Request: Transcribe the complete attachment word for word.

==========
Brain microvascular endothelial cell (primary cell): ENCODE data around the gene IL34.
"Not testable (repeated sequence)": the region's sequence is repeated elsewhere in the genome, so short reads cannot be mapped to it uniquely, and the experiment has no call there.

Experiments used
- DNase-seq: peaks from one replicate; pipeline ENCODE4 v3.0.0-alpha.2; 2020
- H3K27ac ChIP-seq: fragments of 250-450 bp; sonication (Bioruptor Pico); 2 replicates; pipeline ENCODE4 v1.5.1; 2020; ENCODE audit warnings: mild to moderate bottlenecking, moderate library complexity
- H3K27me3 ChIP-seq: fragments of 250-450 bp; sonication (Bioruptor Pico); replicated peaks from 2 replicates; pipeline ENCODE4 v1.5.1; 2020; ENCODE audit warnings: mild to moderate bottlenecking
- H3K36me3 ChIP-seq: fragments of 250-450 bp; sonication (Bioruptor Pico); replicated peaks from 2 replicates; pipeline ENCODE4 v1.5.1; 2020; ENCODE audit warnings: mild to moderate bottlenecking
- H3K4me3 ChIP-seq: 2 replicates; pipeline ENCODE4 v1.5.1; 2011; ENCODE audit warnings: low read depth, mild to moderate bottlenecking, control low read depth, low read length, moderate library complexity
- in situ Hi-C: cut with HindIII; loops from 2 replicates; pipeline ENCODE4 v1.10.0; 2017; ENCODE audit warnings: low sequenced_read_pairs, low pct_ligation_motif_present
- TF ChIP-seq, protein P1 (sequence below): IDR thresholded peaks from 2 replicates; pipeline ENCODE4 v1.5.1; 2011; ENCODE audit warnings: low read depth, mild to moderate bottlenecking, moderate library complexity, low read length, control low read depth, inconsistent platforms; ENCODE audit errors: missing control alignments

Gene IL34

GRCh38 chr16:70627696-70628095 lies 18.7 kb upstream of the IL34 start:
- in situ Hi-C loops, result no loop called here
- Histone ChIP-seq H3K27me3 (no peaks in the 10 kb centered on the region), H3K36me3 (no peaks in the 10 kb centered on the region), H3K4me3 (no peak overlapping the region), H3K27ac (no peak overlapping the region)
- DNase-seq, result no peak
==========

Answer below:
Brain microvascular endothelial cell (primary cell): ENCODE data around the gene IL34.
"Not testable (repeated sequence)": the region's sequence is repeated elsewhere in the genome, so short reads cannot be mapped to it uniquely, and the experiment has no call there.

Experiments used
- DNase-seq: peaks from one replicate; pipeline ENCODE4 v3.0.0-alpha.2; 2020
- H3K27ac ChIP-seq: fragments of 250-450 bp; sonication (Bioruptor Pico); 2 replicates; pipeline ENCODE4 v1.5.1; 2020; ENCODE audit warnings: mild to moderate bottlenecking, moderate library complexity
- H3K27me3 ChIP-seq: fragments of 250-450 bp; sonication (Bioruptor Pico); replicated peaks from 2 replicates; pipeline ENCODE4 v1.5.1; 2020; ENCODE audit warnings: mild to moderate bottlenecking
- H3K36me3 ChIP-seq: fragments of 250-450 bp; sonication (Bioruptor Pico); replicated peaks from 2 replicates; pipeline ENCODE4 v1.5.1; 2020; ENCODE audit warnings: mild to moderate bottlenecking
- H3K4me3 ChIP-seq: 2 replicates; pipeline ENCODE4 v1.5.1; 2011; ENCODE audit warnings: low read depth, mild to moderate bottlenecking, control low read depth, low read length, moderate library complexity
- in situ Hi-C: cut with HindIII; loops from 2 replicates; pipeline ENCODE4 v1.10.0; 2017; ENCODE audit warnings: low sequenced_read_pairs, low pct_ligation_motif_present
- TF ChIP-seq, protein P1 (sequence below): IDR thresholded peaks from 2 replicates; pipeline ENCODE4 v1.5.1; 2011; ENCODE audit warnings: low read depth, mild to moderate bottlenecking, moderate library complexity, low read length, control low read depth, inconsistent platforms; ENCODE audit errors: missing control alignments

Gene IL34

GRCh38 chr16:70627696-70628095 lies 18.7 kb upstream of the IL34 start:
- in situ Hi-C loops, result no loop called here
- Histone ChIP-seq H3K27me3 (no peaks in the 10 kb centered on the region), H3K36me3 (no peaks in the 10 kb centered on the region), H3K4me3 (no peak overlapping the region), H3K27ac (no peak overlapping the region)
- DNase-seq, result no peak